EN 216 Week 10 Notes
EN 216 Week 10 Notes EN 216
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This 3 page Class Notes was uploaded by Rhiannon Hein on Friday April 1, 2016. The Class Notes belongs to EN 216 at University of Alabama - Tuscaloosa taught by Dr. Abraham Smith in Winter 2016. Since its upload, it has received 9 views. For similar materials see Honors English Literature II in Foreign Language at University of Alabama - Tuscaloosa.
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Date Created: 04/01/16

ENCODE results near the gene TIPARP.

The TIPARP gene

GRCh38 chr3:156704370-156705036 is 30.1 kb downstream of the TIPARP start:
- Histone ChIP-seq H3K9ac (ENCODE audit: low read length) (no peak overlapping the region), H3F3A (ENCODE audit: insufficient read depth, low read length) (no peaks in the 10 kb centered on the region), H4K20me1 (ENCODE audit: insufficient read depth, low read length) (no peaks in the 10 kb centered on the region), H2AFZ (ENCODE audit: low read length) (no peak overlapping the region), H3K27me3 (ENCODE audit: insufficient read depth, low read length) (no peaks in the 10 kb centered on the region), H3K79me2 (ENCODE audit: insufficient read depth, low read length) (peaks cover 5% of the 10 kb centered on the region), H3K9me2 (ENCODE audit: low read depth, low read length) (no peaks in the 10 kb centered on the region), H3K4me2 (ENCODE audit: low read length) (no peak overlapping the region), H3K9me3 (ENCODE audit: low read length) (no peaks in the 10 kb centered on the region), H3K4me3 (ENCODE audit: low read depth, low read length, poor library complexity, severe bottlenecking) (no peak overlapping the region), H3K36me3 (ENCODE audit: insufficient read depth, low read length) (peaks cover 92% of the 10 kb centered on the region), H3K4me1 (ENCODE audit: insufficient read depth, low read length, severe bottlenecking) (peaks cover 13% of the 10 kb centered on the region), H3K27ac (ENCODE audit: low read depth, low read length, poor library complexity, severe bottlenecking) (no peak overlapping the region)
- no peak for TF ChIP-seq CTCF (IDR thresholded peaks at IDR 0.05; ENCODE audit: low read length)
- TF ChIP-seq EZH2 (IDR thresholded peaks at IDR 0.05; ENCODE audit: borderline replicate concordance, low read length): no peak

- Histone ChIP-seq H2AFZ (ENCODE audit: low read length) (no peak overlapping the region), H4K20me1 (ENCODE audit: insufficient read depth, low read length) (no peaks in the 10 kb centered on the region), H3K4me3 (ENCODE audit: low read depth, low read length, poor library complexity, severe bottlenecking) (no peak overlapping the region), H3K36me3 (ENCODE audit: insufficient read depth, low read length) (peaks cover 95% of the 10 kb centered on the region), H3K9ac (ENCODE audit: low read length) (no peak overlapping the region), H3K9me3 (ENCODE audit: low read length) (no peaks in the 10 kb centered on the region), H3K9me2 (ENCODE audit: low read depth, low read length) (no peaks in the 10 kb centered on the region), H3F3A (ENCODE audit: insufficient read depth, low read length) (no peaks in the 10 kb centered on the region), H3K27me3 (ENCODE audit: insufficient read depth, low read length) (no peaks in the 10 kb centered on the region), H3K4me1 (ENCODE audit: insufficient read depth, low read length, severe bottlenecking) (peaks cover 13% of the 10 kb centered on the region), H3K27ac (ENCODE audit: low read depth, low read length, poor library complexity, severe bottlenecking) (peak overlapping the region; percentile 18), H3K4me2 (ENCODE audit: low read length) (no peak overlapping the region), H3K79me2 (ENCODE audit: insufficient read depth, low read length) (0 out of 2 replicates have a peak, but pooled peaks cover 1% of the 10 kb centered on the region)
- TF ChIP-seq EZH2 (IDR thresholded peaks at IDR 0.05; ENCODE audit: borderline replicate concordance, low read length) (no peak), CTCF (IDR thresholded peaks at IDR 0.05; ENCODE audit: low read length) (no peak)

Wuthering Heights Day 3 Chapters 12Vol 2 Chapter 3 Etiology o The origin of words ontology o the philosophy of being, the philosophy of words o People in literary criticism frequently use this word to describe the ontological or etiological dissonance or slipperiness You never quite get to the heart of the matter. Are we in Hell in this book because these characters keep negating one another? After all, opposition in truest friendship (Blake) but these characters cannot respect another’s “otherness” o Blake’s “eternal” and “devouring,” these folks attempt to overshadow one another, to slurp up a soul and consume it, instead of relishing one’s opposition to another. “The fatal attraction” o Heathcliff and Catherine have a toxic relationship and as they pine for each other and are separated it just gets worse. This relationship is toxic because they are in purgatorial pining land forever and ever. o Is there a better example of posthumous existence than Catherine’s before she actually dies in childbirth? She is changed utterly. o Is it a mighty and romantic love that the less capable of feeling cannot understand, and thus condemns? Or is it just toxic? The relationship is beautiful in a sense that their reason for living is each other. However, they hurt everyone in their paths and lives and destroy everything that they touch in their affection for each other. Is there a place for compassion inside of romantic love? o Is Emily Bronte taking us through Christian love? o It is deep in the human condition to hide oneself from the eyes of love. Other people won’t really understand Catherine and Heathcliff’s love. o Nelly can’t feel compassion for Heathcliff after Catherine’s death because she finds his reaction too strong, she’s frightened by it. She’s appalled as he bashes himself across the trees. o Isabella can’t find compassion for Heathcliff because she hates him—she can’t even see his humanity. Catherine’s insanity—is it real? o She said that if they created a love triangle, she would kill herself. What power does she have? None! Only the power to die. o If it is real, it surely is still manipulative. She goes crazy because no one is paying her any attention. It’s her way of regaining control of the situation once again. Her insanity perhaps comes at realizing that she has no control? o She’s able to regain her senses long enough to condemn Nelly for telling Edgar in the first place. Catherine’s funeral o Edgar places his hair in Catherine’s locket, then Heathcliff replaces his hair with Edgar’s, then Nelly comes in and braids the two men’s hair together and puts it back. o Nelly is always airbrushing, always correcting, but always toward moralistic ends. She acts as God. o She’s buried to be buried by the moors so much, she wants so much to get back there and she was not buried there. Yet, the moors crept in. The vegetation crept in so she was able to rest where she wanted. The moors got into this place of Christian pity. o Here burial parallels the struggle between her love for Edgar and her love for Heathcliff. She’s buried in the churchyard, and yet the moors creep in, constant struggle between Heathcliff and Edgar for her soul. Heathcliff’s inscape o An amazing moment where he’s describing to Nelly what Catherine’s loss would do to him compared to Heathcliff, how he loves her and how she affects him. “Two words would comprehend my future—death and hell—existence, after losing her, would be hell. o pg. 148. Heathcliff and Catherine’s interaction o It’s the moment we’ve been waiting for the whole book—Nelly’s in there which is kind of weird. o Nelly sees four distinct impressions of the color blue when they get together, their love literally hurts each other. Catherine tears his hair out Their reunion is almost animal. They can’t get enough of each other but they’re also causing each other physical pain. With Heathcliff, Catherine is wild, but Edgar she is civil, what society expects. o Who is she at heart? Nelly believes her soul mirrors Heathcliff’s (and we get evidence of that in her tempers) but social construct keeps her from being her true self. o Isabella often terms Heathcliff as not even a man, he’s a devil, he’s a fiend! He doesn’t follow the rules of society or the rules of humanity. Isabella o Even though she might be the only redeemable, normal character, she is completely swallowed in the darkness. o She too is finally given to a nature of lashing out that isn’t characterized as the nature of a Linton. Heathcliff took away Isabella’s ability to develop a character. He destroyed her so she becomes a shadow of hate, a shadow of Hindley. But can we blame him? Isabella blinded herself, Heathcliff was never dishonest with her. o Her goodness is destroyed by the toxicity within the pages of the novel. o Isabella’s willful blindness is her downfall, Heathcliff never tricked her. And yet, what were her options? Who would she have married? Nelly’s view of death o She sits with the dead, she sees the smile on Catherine’s face, and it brings a peace that no other condition of Catherine’s could’ve brought. o She even finds it selfish that Edgar wants her back, as he could see her struggle and she now knows that she found comfort. Edgar should put her above himself! o She also believes that it’s better that Catherine is dead rather than be a burden to those all around her. Perhaps this isn’t as harsh as we would think. Catherine’s death has brought peace for her and for the Lintons. Heathcliff doesn’t wish for peace, and Catherine haunts him.